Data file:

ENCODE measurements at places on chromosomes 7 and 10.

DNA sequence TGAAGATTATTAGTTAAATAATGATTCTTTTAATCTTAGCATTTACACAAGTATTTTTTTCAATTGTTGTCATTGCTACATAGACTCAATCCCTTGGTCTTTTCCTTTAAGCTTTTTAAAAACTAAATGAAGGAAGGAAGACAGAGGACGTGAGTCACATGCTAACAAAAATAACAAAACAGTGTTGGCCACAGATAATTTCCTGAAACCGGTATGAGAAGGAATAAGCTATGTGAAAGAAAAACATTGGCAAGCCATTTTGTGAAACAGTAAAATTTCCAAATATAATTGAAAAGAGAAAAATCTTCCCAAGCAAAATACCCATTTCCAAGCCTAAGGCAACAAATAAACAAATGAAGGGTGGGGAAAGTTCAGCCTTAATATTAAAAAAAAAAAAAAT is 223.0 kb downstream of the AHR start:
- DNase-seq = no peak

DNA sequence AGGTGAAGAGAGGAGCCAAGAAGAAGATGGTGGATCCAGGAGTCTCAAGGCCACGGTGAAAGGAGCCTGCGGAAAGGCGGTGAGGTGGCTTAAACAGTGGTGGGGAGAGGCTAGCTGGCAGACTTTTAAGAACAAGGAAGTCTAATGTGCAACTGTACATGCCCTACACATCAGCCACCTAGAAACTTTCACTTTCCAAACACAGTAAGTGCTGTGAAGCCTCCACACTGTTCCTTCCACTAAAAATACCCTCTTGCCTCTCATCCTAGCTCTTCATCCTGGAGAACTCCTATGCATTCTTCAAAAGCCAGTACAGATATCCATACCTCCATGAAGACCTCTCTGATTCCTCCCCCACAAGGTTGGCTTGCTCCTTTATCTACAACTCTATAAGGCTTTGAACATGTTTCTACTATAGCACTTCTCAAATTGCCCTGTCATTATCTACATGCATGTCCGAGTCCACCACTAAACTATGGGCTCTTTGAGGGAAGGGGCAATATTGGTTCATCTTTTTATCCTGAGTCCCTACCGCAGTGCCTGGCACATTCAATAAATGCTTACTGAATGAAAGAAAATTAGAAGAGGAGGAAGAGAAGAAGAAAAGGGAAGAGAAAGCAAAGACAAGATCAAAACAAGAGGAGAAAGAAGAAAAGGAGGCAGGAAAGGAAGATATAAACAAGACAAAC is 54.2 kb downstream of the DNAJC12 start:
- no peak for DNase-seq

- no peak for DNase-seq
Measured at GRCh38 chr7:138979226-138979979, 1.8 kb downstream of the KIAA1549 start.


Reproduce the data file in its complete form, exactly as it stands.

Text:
ENCODE measurements at places on chromosomes 7 and 10.

DNA sequence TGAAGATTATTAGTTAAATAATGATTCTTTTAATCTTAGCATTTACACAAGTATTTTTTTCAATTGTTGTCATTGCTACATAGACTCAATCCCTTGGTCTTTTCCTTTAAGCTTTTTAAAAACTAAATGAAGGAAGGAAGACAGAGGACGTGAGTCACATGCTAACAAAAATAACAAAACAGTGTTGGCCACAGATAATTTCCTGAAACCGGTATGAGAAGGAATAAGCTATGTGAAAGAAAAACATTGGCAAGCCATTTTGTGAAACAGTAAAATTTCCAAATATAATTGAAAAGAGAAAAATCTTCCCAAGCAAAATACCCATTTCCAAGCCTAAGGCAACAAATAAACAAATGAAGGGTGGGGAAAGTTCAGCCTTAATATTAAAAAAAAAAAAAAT is 223.0 kb downstream of the AHR start:
- DNase-seq = no peak

DNA sequence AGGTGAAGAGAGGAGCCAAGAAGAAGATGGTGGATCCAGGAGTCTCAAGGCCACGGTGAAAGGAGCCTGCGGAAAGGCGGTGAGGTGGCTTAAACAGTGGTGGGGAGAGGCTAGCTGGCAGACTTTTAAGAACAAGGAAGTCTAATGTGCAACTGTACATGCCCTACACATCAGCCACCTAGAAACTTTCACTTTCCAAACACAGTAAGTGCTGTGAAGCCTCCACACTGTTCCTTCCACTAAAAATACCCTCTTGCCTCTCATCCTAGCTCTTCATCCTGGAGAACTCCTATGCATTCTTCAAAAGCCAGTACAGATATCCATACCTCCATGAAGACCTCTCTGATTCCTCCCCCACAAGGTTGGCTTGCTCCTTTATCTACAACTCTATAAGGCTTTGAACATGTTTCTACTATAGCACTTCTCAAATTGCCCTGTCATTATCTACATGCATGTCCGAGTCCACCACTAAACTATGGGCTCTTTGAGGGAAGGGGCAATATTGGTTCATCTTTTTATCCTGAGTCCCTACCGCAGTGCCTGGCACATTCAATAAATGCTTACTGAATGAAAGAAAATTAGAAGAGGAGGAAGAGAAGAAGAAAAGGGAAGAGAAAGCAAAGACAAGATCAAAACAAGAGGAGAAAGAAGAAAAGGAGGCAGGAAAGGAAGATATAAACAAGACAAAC is 54.2 kb downstream of the DNAJC12 start:
- no peak for DNase-seq

- no peak for DNase-seq
Measured at GRCh38 chr7:138979226-138979979, 1.8 kb downstream of the KIAA1549 start.